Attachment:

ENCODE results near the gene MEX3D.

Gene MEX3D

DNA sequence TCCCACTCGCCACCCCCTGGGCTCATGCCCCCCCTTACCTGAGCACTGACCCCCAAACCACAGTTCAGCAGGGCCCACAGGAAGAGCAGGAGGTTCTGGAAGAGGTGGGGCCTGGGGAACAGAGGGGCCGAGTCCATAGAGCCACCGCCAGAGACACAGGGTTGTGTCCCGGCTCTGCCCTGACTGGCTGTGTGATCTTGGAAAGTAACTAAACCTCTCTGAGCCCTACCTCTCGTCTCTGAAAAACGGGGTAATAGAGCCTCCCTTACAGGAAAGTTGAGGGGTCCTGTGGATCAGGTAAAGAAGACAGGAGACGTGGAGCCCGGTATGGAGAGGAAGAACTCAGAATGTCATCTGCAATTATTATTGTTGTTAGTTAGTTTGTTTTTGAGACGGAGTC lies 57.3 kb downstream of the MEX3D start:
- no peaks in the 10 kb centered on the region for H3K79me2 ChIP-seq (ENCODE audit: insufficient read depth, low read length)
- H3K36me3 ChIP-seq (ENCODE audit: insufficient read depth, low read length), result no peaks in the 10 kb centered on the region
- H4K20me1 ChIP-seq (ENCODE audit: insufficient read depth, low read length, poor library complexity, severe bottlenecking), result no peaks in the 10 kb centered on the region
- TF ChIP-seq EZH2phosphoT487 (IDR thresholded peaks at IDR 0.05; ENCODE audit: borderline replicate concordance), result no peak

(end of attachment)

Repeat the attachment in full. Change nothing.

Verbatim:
ENCODE results near the gene MEX3D.

Gene MEX3D

DNA sequence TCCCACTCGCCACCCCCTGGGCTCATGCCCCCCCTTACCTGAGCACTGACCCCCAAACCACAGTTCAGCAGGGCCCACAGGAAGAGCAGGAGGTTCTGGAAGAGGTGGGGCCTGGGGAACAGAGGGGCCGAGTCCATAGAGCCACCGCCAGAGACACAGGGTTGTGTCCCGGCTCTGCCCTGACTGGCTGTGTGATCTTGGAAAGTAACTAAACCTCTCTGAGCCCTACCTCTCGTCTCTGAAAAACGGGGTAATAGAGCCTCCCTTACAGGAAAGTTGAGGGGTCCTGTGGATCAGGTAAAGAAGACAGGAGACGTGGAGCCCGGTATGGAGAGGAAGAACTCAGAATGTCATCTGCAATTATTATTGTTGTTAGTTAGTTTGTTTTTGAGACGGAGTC lies 57.3 kb downstream of the MEX3D start:
- no peaks in the 10 kb centered on the region for H3K79me2 ChIP-seq (ENCODE audit: insufficient read depth, low read length)
- H3K36me3 ChIP-seq (ENCODE audit: insufficient read depth, low read length), result no peaks in the 10 kb centered on the region
- H4K20me1 ChIP-seq (ENCODE audit: insufficient read depth, low read length, poor library complexity, severe bottlenecking), result no peaks in the 10 kb centered on the region
- TF ChIP-seq EZH2phosphoT487 (IDR thresholded peaks at IDR 0.05; ENCODE audit: borderline replicate concordance), result no peak